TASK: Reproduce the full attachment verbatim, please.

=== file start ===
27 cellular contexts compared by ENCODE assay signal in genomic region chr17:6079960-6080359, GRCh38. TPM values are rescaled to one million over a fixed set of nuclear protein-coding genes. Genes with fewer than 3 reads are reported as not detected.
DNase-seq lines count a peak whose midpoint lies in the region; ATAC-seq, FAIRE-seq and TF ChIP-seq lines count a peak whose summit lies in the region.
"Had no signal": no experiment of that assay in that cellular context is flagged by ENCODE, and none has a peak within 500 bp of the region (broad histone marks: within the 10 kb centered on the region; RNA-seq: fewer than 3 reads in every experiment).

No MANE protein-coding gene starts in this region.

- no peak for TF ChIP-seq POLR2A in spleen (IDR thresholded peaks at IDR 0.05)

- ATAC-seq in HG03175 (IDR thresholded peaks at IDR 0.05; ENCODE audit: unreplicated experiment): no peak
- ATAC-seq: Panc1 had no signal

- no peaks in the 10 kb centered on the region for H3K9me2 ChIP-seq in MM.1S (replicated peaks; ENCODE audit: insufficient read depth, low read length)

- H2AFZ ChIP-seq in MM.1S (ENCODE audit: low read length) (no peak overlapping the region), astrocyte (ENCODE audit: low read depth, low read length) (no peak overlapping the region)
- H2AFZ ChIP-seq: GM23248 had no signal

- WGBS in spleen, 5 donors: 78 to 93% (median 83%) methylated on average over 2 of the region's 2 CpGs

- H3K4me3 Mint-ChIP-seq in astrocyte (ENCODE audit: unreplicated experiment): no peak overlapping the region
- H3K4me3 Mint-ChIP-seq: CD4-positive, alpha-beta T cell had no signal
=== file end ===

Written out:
27 cellular contexts compared by ENCODE assay signal in genomic region chr17:6079960-6080359, GRCh38. TPM values are rescaled to one million over a fixed set of nuclear protein-coding genes. Genes with fewer than 3 reads are reported as not detected.
DNase-seq lines count a peak whose midpoint lies in the region; ATAC-seq, FAIRE-seq and TF ChIP-seq lines count a peak whose summit lies in the region.
"Had no signal": no experiment of that assay in that cellular context is flagged by ENCODE, and none has a peak within 500 bp of the region (broad histone marks: within the 10 kb centered on the region; RNA-seq: fewer than 3 reads in every experiment).

No MANE protein-coding gene starts in this region.

- no peak for TF ChIP-seq POLR2A in spleen (IDR thresholded peaks at IDR 0.05)

- ATAC-seq in HG03175 (IDR thresholded peaks at IDR 0.05; ENCODE audit: unreplicated experiment): no peak
- ATAC-seq: Panc1 had no signal

- no peaks in the 10 kb centered on the region for H3K9me2 ChIP-seq in MM.1S (replicated peaks; ENCODE audit: insufficient read depth, low read length)

- H2AFZ ChIP-seq in MM.1S (ENCODE audit: low read length) (no peak overlapping the region), astrocyte (ENCODE audit: low read depth, low read length) (no peak overlapping the region)
- H2AFZ ChIP-seq: GM23248 had no signal

- WGBS in spleen, 5 donors: 78 to 93% (median 83%) methylated on average over 2 of the region's 2 CpGs

- H3K4me3 Mint-ChIP-seq in astrocyte (ENCODE audit: unreplicated experiment): no peak overlapping the region
- H3K4me3 Mint-ChIP-seq: CD4-positive, alpha-beta T cell had no signal